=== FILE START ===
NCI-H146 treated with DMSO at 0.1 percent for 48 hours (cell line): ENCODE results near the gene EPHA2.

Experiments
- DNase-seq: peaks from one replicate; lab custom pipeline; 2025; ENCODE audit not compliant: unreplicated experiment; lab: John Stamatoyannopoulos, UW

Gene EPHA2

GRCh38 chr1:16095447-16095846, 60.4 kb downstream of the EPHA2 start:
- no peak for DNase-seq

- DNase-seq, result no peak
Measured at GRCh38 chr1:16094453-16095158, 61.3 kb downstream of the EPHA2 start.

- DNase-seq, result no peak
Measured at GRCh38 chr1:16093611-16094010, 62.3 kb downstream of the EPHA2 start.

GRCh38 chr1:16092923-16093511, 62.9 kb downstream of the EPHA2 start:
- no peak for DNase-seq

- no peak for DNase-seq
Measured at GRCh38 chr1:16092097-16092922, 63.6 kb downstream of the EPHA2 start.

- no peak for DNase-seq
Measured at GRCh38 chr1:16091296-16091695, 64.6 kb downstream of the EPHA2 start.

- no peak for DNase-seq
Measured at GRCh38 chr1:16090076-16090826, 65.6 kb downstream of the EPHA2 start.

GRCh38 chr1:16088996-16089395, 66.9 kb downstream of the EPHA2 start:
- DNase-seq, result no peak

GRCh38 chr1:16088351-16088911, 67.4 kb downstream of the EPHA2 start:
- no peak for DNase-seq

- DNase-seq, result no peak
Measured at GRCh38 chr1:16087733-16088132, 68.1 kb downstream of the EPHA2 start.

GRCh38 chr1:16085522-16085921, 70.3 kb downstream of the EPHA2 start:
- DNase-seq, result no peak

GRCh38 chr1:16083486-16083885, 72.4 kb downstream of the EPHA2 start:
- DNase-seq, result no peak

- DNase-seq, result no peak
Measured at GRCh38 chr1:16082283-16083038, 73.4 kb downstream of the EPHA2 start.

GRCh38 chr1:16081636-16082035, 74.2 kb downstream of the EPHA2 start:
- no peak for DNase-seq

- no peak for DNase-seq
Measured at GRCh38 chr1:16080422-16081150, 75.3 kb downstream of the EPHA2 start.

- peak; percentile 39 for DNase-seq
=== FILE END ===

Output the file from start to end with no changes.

NCI-H146 treated with DMSO at 0.1 percent for 48 hours (cell line): ENCODE results near the gene EPHA2.

Experiments
- DNase-seq: peaks from one replicate; lab custom pipeline; 2025; ENCODE audit not compliant: unreplicated experiment; lab: John Stamatoyannopoulos, UW

Gene EPHA2

GRCh38 chr1:16095447-16095846, 60.4 kb downstream of the EPHA2 start:
- no peak for DNase-seq

- DNase-seq, result no peak
Measured at GRCh38 chr1:16094453-16095158, 61.3 kb downstream of the EPHA2 start.

- DNase-seq, result no peak
Measured at GRCh38 chr1:16093611-16094010, 62.3 kb downstream of the EPHA2 start.

GRCh38 chr1:16092923-16093511, 62.9 kb downstream of the EPHA2 start:
- no peak for DNase-seq

- no peak for DNase-seq
Measured at GRCh38 chr1:16092097-16092922, 63.6 kb downstream of the EPHA2 start.

- no peak for DNase-seq
Measured at GRCh38 chr1:16091296-16091695, 64.6 kb downstream of the EPHA2 start.

- no peak for DNase-seq
Measured at GRCh38 chr1:16090076-16090826, 65.6 kb downstream of the EPHA2 start.

GRCh38 chr1:16088996-16089395, 66.9 kb downstream of the EPHA2 start:
- DNase-seq, result no peak

GRCh38 chr1:16088351-16088911, 67.4 kb downstream of the EPHA2 start:
- no peak for DNase-seq

- DNase-seq, result no peak
Measured at GRCh38 chr1:16087733-16088132, 68.1 kb downstream of the EPHA2 start.

GRCh38 chr1:16085522-16085921, 70.3 kb downstream of the EPHA2 start:
- DNase-seq, result no peak

GRCh38 chr1:16083486-16083885, 72.4 kb downstream of the EPHA2 start:
- DNase-seq, result no peak

- DNase-seq, result no peak
Measured at GRCh38 chr1:16082283-16083038, 73.4 kb downstream of the EPHA2 start.

GRCh38 chr1:16081636-16082035, 74.2 kb downstream of the EPHA2 start:
- no peak for DNase-seq

- no peak for DNase-seq
Measured at GRCh38 chr1:16080422-16081150, 75.3 kb downstream of the EPHA2 start.

- peak; percentile 39 for DNase-seq